In the letter, he explained that writing a brilliant, long memo requires the writer to understand the subject well. It also requires the writer to “improve results through the simple act of teaching scope.” By that he means doing a great job requires effort, not speed. “A great memo probably should take a week or more” to write, he said in the letter.

“We read [the memos] in the room. Just like high school kids, executives will bluff their way through the meeting as if they’ve read the memo. So you have to carve out time so everyone has actually read the memo – they are not just pretending,” he said.
Original source: Jeff Bezos admits Amazon has ‘the weirdest meeting culture you will ever encounter’, Business Insider

A real corporate meeting, avoiding triggering The Boss

This anecdote from a story on Sears struggles is spot on strategic thinking for most corporate meeting:

There, two mid-level employees were preparing a presentation for the CEO, Eddie Lampert, when their boss rushed in with some last-minute advice.

On a chart pad he wrote three words.

“He looks at the presenters and says, ‘Do not say these words to that guy,'” according to a former Sears executive who described the meeting to Business Insider. “That guy” meant Lampert, who would soon appear on a giant projector screen at the front of the room, beamed in live from a home office inside a $38 million Florida estate – 1,400 miles away from headquarters.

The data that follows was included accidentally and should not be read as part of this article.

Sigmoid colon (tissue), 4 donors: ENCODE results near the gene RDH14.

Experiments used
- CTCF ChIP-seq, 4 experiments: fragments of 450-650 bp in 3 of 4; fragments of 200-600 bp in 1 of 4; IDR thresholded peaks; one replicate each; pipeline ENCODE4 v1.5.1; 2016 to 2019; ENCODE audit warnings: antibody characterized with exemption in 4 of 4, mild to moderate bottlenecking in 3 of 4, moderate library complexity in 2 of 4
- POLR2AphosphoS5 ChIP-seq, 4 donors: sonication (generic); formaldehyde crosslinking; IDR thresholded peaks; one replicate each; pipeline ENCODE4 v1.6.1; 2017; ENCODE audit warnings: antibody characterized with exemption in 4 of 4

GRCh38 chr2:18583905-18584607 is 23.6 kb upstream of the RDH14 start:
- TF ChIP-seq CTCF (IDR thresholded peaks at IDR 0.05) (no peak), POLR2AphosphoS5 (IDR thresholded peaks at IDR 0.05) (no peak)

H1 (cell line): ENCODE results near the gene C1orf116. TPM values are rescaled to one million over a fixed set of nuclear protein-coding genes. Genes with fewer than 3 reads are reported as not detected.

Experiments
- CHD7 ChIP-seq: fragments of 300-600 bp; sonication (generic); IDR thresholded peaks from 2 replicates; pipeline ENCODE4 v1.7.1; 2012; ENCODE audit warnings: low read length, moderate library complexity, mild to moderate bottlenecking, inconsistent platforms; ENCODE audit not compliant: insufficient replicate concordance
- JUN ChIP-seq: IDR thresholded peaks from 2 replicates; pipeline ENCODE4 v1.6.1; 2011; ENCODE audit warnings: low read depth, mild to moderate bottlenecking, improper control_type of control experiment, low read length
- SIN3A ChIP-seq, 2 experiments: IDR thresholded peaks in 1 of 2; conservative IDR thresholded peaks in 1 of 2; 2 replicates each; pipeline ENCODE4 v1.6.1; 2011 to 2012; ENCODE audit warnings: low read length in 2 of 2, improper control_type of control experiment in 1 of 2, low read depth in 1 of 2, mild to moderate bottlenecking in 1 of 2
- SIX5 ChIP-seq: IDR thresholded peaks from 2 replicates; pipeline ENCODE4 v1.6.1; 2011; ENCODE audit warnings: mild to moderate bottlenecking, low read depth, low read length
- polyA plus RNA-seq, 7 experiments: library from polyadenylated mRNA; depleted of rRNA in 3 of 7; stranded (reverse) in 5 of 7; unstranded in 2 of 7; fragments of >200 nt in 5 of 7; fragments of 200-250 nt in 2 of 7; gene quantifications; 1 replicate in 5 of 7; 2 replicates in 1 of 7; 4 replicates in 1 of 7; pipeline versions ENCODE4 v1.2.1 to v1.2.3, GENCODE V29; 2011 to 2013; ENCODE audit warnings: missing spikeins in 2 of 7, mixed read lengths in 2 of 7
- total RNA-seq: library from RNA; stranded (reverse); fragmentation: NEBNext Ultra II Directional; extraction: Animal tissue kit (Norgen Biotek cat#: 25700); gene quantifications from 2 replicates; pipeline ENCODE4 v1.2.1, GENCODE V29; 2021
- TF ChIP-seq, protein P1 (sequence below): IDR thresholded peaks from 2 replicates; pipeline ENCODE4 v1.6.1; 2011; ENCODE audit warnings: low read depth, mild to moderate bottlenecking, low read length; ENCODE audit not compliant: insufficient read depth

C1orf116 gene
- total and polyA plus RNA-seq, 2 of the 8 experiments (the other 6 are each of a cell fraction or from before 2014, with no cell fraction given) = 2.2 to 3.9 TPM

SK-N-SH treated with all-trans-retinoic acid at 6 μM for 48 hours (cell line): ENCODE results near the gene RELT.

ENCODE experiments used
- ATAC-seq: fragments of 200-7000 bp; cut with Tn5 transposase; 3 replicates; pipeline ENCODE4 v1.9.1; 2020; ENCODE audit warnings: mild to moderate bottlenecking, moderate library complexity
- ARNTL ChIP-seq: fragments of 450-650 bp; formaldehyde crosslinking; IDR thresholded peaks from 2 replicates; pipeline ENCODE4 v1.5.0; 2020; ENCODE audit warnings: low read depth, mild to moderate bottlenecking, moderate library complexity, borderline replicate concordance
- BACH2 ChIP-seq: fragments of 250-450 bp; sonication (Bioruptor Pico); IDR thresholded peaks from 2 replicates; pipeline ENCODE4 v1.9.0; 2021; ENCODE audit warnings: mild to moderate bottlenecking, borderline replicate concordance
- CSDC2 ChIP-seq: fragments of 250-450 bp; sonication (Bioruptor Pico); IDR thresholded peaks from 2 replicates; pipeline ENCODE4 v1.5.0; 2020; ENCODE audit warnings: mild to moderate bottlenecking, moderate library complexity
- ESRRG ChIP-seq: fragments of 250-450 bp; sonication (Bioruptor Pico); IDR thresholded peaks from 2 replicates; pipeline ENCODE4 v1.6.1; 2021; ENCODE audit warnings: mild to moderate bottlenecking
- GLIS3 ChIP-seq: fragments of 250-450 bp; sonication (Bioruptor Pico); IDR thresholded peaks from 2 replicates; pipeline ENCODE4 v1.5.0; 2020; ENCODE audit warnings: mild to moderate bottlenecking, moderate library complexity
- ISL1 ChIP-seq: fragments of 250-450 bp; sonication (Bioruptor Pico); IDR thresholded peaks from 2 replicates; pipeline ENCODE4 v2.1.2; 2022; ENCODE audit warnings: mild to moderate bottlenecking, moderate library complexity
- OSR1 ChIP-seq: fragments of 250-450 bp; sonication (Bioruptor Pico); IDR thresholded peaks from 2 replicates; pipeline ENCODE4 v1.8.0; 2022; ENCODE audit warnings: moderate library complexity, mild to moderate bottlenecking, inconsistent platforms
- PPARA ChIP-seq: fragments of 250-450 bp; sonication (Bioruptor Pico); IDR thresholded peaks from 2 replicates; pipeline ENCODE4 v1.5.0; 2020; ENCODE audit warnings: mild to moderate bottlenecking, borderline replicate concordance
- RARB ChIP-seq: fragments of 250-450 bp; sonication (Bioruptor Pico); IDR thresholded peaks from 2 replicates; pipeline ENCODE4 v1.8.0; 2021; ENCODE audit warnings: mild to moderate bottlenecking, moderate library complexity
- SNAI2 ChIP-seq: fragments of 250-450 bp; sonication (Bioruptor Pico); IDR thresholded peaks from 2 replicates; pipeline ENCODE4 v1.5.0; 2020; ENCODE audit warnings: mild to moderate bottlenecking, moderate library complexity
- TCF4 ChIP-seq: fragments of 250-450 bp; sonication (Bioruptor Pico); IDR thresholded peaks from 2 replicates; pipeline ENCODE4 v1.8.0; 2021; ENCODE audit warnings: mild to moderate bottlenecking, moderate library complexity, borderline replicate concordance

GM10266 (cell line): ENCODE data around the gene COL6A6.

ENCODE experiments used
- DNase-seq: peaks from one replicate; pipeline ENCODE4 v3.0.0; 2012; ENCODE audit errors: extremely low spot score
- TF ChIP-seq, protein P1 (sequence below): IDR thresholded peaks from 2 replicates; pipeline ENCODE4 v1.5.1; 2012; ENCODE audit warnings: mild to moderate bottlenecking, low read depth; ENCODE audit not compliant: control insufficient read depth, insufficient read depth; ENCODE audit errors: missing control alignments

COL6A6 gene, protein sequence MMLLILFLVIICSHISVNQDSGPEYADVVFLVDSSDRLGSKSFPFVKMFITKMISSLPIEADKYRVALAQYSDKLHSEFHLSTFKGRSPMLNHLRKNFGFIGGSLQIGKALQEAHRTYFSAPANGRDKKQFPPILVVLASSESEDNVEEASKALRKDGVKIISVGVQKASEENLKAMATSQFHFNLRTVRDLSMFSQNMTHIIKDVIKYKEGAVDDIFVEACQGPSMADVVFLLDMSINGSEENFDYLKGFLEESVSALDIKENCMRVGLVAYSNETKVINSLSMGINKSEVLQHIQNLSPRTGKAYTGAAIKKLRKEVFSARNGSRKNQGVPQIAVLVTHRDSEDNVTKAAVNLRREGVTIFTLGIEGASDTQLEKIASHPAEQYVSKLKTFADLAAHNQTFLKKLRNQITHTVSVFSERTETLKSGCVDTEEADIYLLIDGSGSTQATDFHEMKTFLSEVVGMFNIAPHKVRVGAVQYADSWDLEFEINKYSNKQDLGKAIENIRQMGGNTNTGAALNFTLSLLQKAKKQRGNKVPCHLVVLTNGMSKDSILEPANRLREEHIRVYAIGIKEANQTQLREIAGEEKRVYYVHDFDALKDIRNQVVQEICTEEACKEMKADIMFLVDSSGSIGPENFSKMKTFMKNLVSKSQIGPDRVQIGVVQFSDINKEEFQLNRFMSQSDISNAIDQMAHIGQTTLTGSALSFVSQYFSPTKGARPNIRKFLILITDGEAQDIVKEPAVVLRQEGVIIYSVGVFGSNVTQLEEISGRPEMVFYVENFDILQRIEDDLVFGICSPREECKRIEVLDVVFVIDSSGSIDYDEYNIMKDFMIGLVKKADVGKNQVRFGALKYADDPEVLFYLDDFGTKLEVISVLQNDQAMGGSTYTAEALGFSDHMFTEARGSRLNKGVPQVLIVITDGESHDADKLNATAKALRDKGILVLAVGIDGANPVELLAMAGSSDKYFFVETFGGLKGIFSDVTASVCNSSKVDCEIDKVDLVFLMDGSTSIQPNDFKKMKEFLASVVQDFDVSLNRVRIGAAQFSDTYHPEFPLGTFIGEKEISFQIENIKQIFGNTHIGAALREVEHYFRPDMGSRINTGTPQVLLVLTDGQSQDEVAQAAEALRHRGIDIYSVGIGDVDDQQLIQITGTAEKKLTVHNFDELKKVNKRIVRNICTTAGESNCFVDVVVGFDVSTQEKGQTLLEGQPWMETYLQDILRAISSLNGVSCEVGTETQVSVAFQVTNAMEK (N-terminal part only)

The pad with the three words was out of sight of Lampert’s video feed. One of the words on it was “consumer.”

The stakes were high. If any of those words were uttered in front of Lampert, the two presenters would “get shredded” by the CEO, whose frequent tirades had fostered a climate of fear among the company’s most senior managers, said another person – this one a former vice president.

These two and other executives say “consumer” can trigger Lampert. He wants employees to instead refer to shoppers as “members,” which is his term for customers who are enrolled in Sears’ Shop Your Way rewards program.

It was at that moment, as the executive attending the meeting watched fellow employees anxiously censor themselves in front of Lampert, that he realized he needed to flee the sinking 123-year-old company.

That perfectly captures how much energy you need to spend on seemingly ridiculous details to be successful in corporate environments, not only in caustic ones, but pretty functional ones as well. I love chronically this type of tacit corporate knowledge.

The rest of the article is great background on how older companies are struggling to modernize with plenty of anonymized sources telling gritty, but helpful stories.

Think big, but have small, short, and focused meetings

Have 15 minutes be the default. Sure, sounds interesting.

See also Rumsfeld’s meeting rules which opens with a more management take on what meetings are for:

If you think about it, a meeting’s function is to pool an organization’s collective wisdom and knowledge in one room, making it easier for a manager to learn what his team knows that he doesn’t, and to provide guidance to all of those involved in one place at one time.

Think big, but have small, short, and focused meetings